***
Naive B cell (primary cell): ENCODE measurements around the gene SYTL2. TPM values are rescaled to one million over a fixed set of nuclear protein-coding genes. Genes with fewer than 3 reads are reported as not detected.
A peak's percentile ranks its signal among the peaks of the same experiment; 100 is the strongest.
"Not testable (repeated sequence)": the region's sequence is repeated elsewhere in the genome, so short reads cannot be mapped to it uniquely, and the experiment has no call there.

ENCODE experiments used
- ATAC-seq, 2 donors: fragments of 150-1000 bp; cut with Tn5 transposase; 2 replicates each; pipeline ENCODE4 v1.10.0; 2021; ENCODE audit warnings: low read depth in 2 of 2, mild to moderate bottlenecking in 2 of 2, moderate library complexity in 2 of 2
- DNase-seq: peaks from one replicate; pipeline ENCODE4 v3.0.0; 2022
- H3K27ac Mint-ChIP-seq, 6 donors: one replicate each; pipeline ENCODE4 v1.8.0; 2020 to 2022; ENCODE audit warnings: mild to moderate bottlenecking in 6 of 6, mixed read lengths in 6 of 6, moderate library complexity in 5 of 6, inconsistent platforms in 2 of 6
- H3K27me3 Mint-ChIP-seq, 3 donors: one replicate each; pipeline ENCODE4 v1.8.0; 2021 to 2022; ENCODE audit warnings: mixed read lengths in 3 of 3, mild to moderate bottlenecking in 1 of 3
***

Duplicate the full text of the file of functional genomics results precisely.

Naive B cell (primary cell): ENCODE measurements around the gene SYTL2. TPM values are rescaled to one million over a fixed set of nuclear protein-coding genes. Genes with fewer than 3 reads are reported as not detected.
A peak's percentile ranks its signal among the peaks of the same experiment; 100 is the strongest.
"Not testable (repeated sequence)": the region's sequence is repeated elsewhere in the genome, so short reads cannot be mapped to it uniquely, and the experiment has no call there.

ENCODE experiments used
- ATAC-seq, 2 donors: fragments of 150-1000 bp; cut with Tn5 transposase; 2 replicates each; pipeline ENCODE4 v1.10.0; 2021; ENCODE audit warnings: low read depth in 2 of 2, mild to moderate bottlenecking in 2 of 2, moderate library complexity in 2 of 2
- DNase-seq: peaks from one replicate; pipeline ENCODE4 v3.0.0; 2022
- H3K27ac Mint-ChIP-seq, 6 donors: one replicate each; pipeline ENCODE4 v1.8.0; 2020 to 2022; ENCODE audit warnings: mild to moderate bottlenecking in 6 of 6, mixed read lengths in 6 of 6, moderate library complexity in 5 of 6, inconsistent platforms in 2 of 6
- H3K27me3 Mint-ChIP-seq, 3 donors: one replicate each; pipeline ENCODE4 v1.8.0; 2021 to 2022; ENCODE audit warnings: mixed read lengths in 3 of 3, mild to moderate bottlenecking in 1 of 3